Sounds sound, huh?
Whoa, Nellie! Hold your horses ...
Apparently, not all Texas horsemen were in on this scheme. And they are not happy. Nor are they quiet.
The Racetracks/Most-of-the-Texas-Horsemen proposed a 48% reduction in racing dates, which includes eliminating thoroughbred racing at Sam Houston Race Park and doing something or other with a handful of Retama race dates. Losing that many racing dates would effectively put the small Texas owner/trainer/breeder out of business. It’s their livelihood. And if it were my livelihood, I’d probably put up a fight, too.
The horsemen dissidents – self-described mushrooms (“They have kept us in the dark and fed us crap for years”) – are valiant defenders of the status quo. True to their beliefs; fighting for the cause. Much like the defenders of the Alamo – except that didn’t exactly turn out too good for those guys.
Out of this opposition emerged a leader, Joe Kerby. He operates a breeding business in Salado, just north of Austin. In an impassioned letter to the Texas Racing Commission, he argues his case for 155 racing dates throughout Texas:
More race dates = higher handle = higher purses.
Apparently there is an assumption that “better” horses generate more handle. Lone Star Park’s Grade III races, with their large purses, handle far less than an allowance race bet at places like Gulfstream Park or Churchill Downs, or the New York and California tracks. Quality horses do NOT beget handle. Reality is that bettors prefer to bet on full fields of reasonably matched horses. Write races that will be more attractive to bettors, and handle will increase.
Well, I’m neither breeder, owner, trainer, nor odd-ball horseman. I’m a bettor. And I know numerous other bettors. And bettors want better. So yes, I’m all for writing races that are more attractive to bettors; quit filling cards with older claiming maidens and non-winners of two. But with purses sitting at $150,000 per day, it doesn’t exactly attract the likes of Afleet Express.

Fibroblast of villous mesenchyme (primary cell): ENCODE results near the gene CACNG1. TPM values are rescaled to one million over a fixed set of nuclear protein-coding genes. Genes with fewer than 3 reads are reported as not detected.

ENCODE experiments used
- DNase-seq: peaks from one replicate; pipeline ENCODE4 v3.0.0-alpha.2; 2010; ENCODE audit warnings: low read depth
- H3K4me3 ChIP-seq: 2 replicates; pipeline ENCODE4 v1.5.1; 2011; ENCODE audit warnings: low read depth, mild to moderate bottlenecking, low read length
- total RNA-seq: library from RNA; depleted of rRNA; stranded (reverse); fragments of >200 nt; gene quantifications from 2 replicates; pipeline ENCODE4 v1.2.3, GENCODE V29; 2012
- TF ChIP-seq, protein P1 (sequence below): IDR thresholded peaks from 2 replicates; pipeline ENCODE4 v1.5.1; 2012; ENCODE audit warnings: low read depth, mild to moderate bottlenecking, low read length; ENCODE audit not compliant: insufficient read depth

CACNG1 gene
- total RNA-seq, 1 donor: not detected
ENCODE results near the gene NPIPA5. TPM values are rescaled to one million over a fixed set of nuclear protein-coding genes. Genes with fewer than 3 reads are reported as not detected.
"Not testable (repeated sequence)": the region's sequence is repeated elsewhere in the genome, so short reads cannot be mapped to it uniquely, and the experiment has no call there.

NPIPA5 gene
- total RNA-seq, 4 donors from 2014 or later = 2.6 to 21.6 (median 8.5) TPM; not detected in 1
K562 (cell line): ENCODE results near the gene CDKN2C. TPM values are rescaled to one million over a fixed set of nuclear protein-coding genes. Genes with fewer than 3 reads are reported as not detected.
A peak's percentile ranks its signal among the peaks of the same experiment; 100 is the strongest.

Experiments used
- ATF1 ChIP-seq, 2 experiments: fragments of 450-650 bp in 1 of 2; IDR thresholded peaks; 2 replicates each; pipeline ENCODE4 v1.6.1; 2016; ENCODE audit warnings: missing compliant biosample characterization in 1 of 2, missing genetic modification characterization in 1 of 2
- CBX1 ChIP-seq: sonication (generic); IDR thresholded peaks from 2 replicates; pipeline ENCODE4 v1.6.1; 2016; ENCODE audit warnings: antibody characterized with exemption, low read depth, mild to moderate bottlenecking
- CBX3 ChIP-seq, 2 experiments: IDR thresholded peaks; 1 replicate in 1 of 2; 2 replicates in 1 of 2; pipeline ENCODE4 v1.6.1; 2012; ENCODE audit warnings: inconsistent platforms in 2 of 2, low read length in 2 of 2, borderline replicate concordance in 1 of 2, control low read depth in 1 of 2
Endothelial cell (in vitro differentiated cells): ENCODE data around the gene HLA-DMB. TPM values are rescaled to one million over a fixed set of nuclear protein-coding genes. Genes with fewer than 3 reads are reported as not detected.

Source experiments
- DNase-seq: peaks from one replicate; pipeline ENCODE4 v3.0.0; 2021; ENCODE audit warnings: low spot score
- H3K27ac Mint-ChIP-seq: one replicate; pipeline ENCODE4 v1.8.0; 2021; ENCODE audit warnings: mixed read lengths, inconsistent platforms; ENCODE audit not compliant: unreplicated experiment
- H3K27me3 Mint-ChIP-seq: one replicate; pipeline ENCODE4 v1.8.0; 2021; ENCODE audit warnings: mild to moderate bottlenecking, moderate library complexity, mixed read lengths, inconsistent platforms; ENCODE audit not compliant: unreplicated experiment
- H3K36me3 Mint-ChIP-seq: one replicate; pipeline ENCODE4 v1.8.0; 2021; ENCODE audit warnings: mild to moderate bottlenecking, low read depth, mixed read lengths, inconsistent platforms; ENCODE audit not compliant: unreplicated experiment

The vast majority of Texas horsemen would prefer to run at less money per day with more opportunity to race
This is a troubling assumption. How can horsemen afford to maintain stables? Good trainers – those that provide good feed, excellent veterinary care, and top notch training –can’t afford an operation such as that. According to trainers Dallas and Donna Keen,
It costs on average $2500-3000 per horse per month to have a horse in race training. Lone Star Park was the only track someone could break even at if their horse didn't win at least one race a month, but they still have to run second in an allowance type race to make enough money just pay for their training.
Owners are reluctant to send their horses to Texas, as their horses have to win every race they’re entered. Trainers see their clientele dwindle. Moving their stables to other states, be it Louisiana or even Iowa, becomes attractive. You got to make some money – you still got to pay the hay guy.
So what does that leave? The little operations – stables that can afford to run at that purse level - and a bunch of skinny fillies? Is that going to fill grandstands and increase handle? Truly, is that our vision of Texas racing? Once so promising – hosting the 2004 Breeders’ Cup where superstars Ghostzapper and Ouija Board graced our presence – only to deteriorate to a sad conglomeration of perpetual claimers?
Additionally, there remains a conspiracy theory that racetracks are using their clout to expand gaming. “It’s all about the slots”, as some vocal horsemen proclaim. Now, I’m a conspiracy theorist at heart – I don’t subscribe to the Lone Gunman and Elvis is still alive, retired after years of working for the CIA and is now living under the name of Buford Winnebago in Ochlocknee, Georgia – but this is a case of economics. Racetracks have to sell a product (horse racing) and if the customers (bettors) don’t buy, racetracks go out of business. If the racetracks go out of business, then none of this will matter anyway.
True, there is a burning desire to bring slots and casinos into Texas by the racetracks, as well as other gambling lobbies. And each legislative session Texas horsemen are optimistic; the Almighty Slots will be the savior of Texas’ purses. Perhaps one day when the Baptist Convention isn’t paying attention, this will indeed happen. However, Texas racing is in trouble and it’s time to find a creative solution now.
One can only hope that a consolidation of race dates would be merely temporary and that there could be some sort of compromise between the opposing factions of Texas horsemen. Dialogue. Innovation. Creativity. Work towards a solution that is good for Texas racing.